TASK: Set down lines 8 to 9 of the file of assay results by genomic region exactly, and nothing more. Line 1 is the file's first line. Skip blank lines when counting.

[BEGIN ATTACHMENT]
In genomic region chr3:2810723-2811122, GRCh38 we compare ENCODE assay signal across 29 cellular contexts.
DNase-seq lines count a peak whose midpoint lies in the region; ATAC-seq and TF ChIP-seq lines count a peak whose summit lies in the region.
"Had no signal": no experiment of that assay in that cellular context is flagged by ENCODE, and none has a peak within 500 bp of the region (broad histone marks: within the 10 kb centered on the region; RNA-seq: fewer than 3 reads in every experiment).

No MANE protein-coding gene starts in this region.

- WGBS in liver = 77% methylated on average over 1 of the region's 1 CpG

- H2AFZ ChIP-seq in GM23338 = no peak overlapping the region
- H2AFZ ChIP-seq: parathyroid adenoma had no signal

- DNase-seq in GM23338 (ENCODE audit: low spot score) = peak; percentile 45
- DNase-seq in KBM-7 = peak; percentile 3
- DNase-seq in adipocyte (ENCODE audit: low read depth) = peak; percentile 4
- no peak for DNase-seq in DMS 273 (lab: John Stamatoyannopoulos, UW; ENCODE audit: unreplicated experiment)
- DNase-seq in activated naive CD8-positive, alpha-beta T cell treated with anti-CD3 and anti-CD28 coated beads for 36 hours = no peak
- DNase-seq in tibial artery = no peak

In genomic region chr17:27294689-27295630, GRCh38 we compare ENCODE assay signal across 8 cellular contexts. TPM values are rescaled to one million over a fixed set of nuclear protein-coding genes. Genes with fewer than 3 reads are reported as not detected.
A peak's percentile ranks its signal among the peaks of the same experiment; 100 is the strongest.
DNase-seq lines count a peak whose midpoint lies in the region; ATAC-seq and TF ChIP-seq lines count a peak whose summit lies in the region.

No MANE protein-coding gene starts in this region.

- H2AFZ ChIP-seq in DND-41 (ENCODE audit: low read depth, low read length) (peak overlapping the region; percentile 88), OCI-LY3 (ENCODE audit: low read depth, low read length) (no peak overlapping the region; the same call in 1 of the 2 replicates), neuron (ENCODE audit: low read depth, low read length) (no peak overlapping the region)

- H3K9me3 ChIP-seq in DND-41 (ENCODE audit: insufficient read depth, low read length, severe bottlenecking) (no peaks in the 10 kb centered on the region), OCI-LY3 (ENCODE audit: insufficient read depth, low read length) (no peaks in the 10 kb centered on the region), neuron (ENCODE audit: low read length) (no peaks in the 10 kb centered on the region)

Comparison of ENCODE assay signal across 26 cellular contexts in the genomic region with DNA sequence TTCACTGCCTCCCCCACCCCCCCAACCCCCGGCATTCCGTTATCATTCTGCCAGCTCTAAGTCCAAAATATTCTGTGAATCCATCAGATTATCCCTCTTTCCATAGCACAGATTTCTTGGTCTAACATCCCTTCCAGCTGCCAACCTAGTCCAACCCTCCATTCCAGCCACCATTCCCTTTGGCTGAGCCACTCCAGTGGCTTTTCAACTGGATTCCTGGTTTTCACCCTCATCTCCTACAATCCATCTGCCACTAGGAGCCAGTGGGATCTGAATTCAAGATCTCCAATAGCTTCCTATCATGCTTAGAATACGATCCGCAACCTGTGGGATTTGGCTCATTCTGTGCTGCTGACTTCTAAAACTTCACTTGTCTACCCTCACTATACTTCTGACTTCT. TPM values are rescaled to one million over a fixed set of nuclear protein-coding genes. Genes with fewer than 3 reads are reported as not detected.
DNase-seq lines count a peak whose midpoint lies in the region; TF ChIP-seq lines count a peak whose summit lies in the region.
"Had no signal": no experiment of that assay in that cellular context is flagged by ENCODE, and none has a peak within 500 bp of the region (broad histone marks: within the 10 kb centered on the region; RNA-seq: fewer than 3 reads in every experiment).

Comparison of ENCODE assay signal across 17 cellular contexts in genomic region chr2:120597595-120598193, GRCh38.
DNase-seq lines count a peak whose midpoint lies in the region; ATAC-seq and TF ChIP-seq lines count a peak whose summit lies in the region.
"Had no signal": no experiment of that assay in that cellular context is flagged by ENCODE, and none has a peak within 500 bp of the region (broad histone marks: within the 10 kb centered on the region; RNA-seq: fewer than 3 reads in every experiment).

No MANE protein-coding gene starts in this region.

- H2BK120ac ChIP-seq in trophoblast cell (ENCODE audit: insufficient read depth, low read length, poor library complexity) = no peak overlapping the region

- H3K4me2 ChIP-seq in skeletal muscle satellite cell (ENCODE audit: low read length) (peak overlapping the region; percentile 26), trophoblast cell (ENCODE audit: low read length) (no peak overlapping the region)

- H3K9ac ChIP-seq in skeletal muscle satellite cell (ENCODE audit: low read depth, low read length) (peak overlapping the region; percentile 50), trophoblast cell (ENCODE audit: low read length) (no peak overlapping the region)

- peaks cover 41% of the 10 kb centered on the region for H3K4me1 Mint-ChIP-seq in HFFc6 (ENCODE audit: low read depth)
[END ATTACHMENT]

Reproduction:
- DNase-seq in GM23338 (ENCODE audit: low spot score) = peak; percentile 45
- DNase-seq in KBM-7 = peak; percentile 3